I recently received an email from a colleague who has been thinking about a second ministerial career as an intentional interim pastor. I've excised a few of the details to protect my friend's identity, but here's his inquiry:
I have a former church where I was the interim teacher for 7 months before coming to my current locale contact me. They would like me as an interim pastor, but they would also like me to be the settled pastor. Is it ever ok to set a contract as the interim with a time consideration like a year and then determine whether to be the settled. I already know the standard line is interim pastors are not potential settled, but I didn't know if there was ever exceptions.
Interim pastors face enough career danger as is. At Transition Ministries Group we have a settled policy that an interim pastor is never a candidate for the settled position. In fact, it is written into our contract for employment. So, from that perspective I replied.
My initial reaction is that this is not a good idea. In this situation the church leaders are apparently not sure about exactly what they want! Therefore, it will be hard to develop any metrics that you can work against to determine whether or not your interim service has been of value.
Furthermore, an interim pastor and a settled pastor will approach the same church with very different objectives, toolsets, and time frames. On top of that, an interim pastor who has a notion that he may become the settled pastor at some point in the future will be tempted to avoid difficult issues in order to maximize his appeal (or to minimize his loss of capital).
For example, suppose a man on the governing board is found to be a sexual offender. In both cases the pastor will move decisively for the sake of the church. The interim pastor will not give a second thought on how to handle this issue; the offender will be immediately ejected from the board. But the settled pastor, who may wish to be viewed as a peacemaker and as a tender Shepherd may be tempted to soft-pedal the issue in some degree.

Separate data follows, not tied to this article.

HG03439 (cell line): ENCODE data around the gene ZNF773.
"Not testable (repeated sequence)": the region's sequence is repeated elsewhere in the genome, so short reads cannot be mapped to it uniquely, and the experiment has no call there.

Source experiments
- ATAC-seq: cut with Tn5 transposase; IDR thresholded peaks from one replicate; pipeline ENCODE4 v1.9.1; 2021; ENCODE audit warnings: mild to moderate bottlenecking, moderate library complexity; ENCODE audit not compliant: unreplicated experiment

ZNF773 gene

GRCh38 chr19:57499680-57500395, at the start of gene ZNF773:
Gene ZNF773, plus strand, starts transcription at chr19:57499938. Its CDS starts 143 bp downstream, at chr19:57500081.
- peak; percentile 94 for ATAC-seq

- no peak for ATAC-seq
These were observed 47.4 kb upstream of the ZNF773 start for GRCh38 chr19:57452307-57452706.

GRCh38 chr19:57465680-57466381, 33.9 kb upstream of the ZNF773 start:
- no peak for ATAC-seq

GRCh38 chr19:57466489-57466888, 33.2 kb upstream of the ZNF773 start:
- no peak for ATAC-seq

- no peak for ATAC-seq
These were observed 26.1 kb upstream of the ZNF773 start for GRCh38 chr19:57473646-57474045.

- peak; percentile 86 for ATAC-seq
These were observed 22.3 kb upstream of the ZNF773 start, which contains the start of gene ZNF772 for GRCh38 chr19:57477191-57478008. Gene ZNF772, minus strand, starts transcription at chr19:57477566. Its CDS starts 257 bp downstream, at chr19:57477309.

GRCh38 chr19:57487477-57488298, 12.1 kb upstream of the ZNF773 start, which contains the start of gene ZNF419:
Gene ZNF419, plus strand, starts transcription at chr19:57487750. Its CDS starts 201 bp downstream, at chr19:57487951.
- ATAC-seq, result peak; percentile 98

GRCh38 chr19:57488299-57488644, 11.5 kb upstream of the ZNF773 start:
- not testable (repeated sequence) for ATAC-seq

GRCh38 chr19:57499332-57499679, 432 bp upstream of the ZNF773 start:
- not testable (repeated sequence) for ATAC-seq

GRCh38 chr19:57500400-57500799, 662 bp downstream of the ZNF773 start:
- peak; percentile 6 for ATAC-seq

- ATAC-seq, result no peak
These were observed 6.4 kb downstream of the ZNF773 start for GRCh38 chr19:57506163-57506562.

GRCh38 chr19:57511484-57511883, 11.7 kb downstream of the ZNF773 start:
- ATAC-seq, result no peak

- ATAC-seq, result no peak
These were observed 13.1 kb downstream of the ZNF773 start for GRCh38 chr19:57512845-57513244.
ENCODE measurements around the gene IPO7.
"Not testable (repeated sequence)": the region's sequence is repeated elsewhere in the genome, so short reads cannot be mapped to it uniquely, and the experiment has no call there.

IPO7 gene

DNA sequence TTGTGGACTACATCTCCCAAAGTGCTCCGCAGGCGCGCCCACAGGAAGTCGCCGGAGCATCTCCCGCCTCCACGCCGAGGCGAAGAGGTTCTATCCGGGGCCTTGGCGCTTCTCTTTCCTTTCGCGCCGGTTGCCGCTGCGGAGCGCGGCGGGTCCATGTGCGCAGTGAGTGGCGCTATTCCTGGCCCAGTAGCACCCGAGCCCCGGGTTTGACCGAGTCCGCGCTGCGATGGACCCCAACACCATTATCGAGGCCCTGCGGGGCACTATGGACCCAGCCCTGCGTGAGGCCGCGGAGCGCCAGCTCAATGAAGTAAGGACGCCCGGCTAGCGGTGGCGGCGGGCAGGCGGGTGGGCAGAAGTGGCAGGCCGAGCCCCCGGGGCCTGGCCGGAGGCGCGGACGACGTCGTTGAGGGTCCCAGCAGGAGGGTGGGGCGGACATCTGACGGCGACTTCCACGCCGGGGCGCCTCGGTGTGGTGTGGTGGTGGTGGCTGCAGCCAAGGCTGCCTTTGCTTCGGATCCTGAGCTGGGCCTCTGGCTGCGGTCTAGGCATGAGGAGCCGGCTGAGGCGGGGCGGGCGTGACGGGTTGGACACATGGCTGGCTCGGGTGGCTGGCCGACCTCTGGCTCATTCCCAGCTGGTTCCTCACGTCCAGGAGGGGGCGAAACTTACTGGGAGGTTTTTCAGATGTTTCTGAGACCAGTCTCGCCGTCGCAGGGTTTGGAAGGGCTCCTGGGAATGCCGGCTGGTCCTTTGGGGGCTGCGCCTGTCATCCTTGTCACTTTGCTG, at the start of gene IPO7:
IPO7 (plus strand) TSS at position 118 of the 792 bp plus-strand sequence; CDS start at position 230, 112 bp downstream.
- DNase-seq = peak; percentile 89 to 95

As another example, suppose that the women's ministry leader has become a malicious gossip who in private conversations berates the pastor and lay leaders of the church. An interim pastor â€“ once he gets wind of this â€“ will immediately implement church discipline; he may even temporarily suspend this woman from her position until she has made amends. The settled pastor on the other hand may fear dealing with this issue, particularly if she is a powerful woman who has a large following in the church. He recognizes that he may lose his job over this issue. The interim pastor doesn't care; he knows he's only there for a short time anyhow!
Here is what I recommend: have the church hire you to do a thorough assessment. Be sure that they pay you handsomely for this! Then present the full report, including detailed recommendations and a list of who you want on the transition team, to the governing board and the entire church. Be sure that your recommendations are spelled out in detail so that they will have a clear idea of what will change.
Once you have delivered the report tell the congregation that you will not be there interim pastor. If they call you as the settled pastor then they have your first three years' ministry plan before them.
If you want to discuss this further I will suggest that you talk to two of my colleagues, Bill Gray and Mike Albin; they have been down this road before! I will be happy to put you in touch with them. In fact, I'm going to copy them on this email.
In closing let me reaffirm my view: an interim pastor who has the notion that he will become the settled pastor is in a lose-lose situation; he loses and the church loses. I just have never seen anything good come of this.
What are your thoughts on this issue?